Camilla now has the title of Queen Consort after her husband Charles became King
The Queen Consort has axed a Royal Family tradition that was reportedly close to the Queen’s heart.
Camilla made the decision to scrap the the centuries-old tradition of having ladies-in-waiting, it has been claimed. It comes as she received the new title of Queen Consort after her husband Charles became King.
The 75-year-old believes that having a smaller set of royal staff is a way to “move with the times”, similar to her husband’s views, who is keen to slim down and modernise the monarchy.
The Mirror reports that historically, a lady-in-waiting was a ‘personal assistant’ selected to serve a female senior royal.
The women, who had been by Her Majesty’s side for more than 60 years, had grown to become more than royal staff – they were close companions and trusted friends.
Queen Elizabeth II had hand-selected her team of women who were always there to help with her daily tasks.
These included picking out her clothes, helping her to bathe and dress, and organising her diary by arranging private family events.
It’s claimed the ‘two for the price of one’ deal will cut down on staffing, and one royal source feels things are about to change.
“The Queen Consort will do things a little differently – she currently has two private secretaries who do some of those traditional duties anyway,” they told the Daily Mail.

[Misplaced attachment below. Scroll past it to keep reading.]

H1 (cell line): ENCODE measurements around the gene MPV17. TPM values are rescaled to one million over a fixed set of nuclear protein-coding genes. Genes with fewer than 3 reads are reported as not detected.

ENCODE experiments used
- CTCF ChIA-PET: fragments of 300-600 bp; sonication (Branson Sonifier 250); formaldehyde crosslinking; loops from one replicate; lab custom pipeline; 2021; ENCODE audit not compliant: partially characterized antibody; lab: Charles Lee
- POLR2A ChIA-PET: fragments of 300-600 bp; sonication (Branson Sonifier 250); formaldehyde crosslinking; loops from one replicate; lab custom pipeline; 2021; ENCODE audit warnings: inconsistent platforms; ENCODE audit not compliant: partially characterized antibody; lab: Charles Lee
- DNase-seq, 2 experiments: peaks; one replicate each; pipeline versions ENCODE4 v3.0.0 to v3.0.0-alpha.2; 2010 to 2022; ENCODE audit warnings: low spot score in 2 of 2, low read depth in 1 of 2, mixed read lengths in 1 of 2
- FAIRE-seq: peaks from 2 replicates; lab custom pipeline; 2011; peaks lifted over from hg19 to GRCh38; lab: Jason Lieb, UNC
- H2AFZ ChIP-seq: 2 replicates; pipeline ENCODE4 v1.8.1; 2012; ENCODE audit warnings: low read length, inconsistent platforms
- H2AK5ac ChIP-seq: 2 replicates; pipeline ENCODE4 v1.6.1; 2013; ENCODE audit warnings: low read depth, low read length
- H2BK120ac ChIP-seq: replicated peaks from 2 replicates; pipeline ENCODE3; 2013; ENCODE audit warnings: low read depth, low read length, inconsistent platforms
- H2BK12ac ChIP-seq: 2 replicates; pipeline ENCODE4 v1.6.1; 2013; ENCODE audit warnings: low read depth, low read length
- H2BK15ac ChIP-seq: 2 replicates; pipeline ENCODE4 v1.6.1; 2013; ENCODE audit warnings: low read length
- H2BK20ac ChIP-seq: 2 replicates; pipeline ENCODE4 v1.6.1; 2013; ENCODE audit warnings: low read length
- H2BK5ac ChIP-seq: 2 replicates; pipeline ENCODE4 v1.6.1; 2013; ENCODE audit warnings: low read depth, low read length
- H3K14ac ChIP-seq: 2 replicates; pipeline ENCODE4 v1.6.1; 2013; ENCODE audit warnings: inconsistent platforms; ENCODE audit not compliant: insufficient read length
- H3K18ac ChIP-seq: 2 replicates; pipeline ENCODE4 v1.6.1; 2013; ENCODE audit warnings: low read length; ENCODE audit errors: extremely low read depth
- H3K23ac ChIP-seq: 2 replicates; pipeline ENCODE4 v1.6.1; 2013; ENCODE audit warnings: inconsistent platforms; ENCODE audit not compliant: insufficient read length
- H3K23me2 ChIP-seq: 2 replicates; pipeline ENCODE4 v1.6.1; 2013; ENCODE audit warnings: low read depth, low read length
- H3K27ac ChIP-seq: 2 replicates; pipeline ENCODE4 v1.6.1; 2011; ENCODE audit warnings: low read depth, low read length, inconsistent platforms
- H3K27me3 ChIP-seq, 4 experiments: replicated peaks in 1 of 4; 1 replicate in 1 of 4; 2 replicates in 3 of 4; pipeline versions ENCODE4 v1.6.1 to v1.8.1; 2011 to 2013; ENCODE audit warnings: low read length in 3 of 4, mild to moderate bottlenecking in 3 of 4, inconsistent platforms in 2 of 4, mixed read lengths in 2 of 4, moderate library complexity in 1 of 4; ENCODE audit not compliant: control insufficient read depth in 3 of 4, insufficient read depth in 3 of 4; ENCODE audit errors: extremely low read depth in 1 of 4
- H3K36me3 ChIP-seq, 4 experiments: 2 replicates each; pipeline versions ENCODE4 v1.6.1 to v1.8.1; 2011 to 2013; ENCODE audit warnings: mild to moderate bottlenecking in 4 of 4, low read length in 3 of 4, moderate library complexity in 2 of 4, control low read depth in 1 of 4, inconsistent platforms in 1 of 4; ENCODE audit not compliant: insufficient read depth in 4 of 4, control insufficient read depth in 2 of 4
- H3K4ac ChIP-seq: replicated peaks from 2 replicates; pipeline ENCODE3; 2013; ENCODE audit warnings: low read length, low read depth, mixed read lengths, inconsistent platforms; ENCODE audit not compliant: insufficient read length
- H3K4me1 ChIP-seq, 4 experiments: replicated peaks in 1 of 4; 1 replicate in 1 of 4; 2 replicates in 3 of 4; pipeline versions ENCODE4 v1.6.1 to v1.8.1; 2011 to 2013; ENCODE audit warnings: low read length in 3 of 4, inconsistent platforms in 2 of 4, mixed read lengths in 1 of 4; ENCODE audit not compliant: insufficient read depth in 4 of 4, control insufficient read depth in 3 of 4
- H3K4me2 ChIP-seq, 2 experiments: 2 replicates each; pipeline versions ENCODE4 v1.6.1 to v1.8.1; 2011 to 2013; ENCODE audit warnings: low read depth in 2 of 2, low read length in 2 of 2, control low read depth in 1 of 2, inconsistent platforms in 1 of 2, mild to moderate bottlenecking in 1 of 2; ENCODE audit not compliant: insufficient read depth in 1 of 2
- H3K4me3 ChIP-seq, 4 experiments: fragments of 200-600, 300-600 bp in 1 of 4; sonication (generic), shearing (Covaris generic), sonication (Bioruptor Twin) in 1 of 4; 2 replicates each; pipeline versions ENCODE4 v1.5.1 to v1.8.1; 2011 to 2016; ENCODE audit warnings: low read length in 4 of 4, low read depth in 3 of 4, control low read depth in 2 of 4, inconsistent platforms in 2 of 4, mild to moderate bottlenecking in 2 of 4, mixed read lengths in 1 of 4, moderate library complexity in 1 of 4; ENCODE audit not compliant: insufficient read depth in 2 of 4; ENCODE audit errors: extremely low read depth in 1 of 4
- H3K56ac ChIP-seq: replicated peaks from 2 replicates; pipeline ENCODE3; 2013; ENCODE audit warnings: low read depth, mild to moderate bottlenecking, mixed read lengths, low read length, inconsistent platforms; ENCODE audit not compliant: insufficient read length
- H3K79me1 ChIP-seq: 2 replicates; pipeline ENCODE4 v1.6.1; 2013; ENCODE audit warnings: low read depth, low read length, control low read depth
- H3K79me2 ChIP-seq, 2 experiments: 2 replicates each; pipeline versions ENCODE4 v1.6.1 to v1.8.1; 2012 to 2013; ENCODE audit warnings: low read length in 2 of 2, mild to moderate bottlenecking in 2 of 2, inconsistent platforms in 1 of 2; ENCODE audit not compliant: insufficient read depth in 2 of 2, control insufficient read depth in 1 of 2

“And she has quite a lot of good and decent friends around her whom she can call on, as and when is necessary, to support her. I suspect she’ll dip into her close circle of friends, maybe geographically.
“She has a lot of chums in London and Scotland, as well as in the country too. She thinks it’s more with the times.”
Camilla is apparently very fond of writing, and pens more than 2,000 letters every year.
Because of this, the source added that she may hire more staff to deal with the inevitable rise in correspondence now she is the Queen Consort.
Marlene Koenig, a historian who has studied the Royal Family for several years, told the Express : “There are some positions that may no longer be filled.
“You wonder if the women, especially Queen Camilla, will use ladies-in-waiting as the Queen did. She’s never had, even as the Duchess of Cornwall, an official lady-in-waiting.”
Camilla used to have a secretary, Angela McManus, who was never officially a lady-in-waiting but carried out many of the same tasks.
On the other hand, Queen Elizabeth II appointed nine ladies-in-waiting from 1953 to 2017, who were mostly “women from aristocratic families”.
Historically, ladies-in-waiting did not get paid and were unable to quit or retire from the position, meaning they committed to serve the Queen for her whole life.
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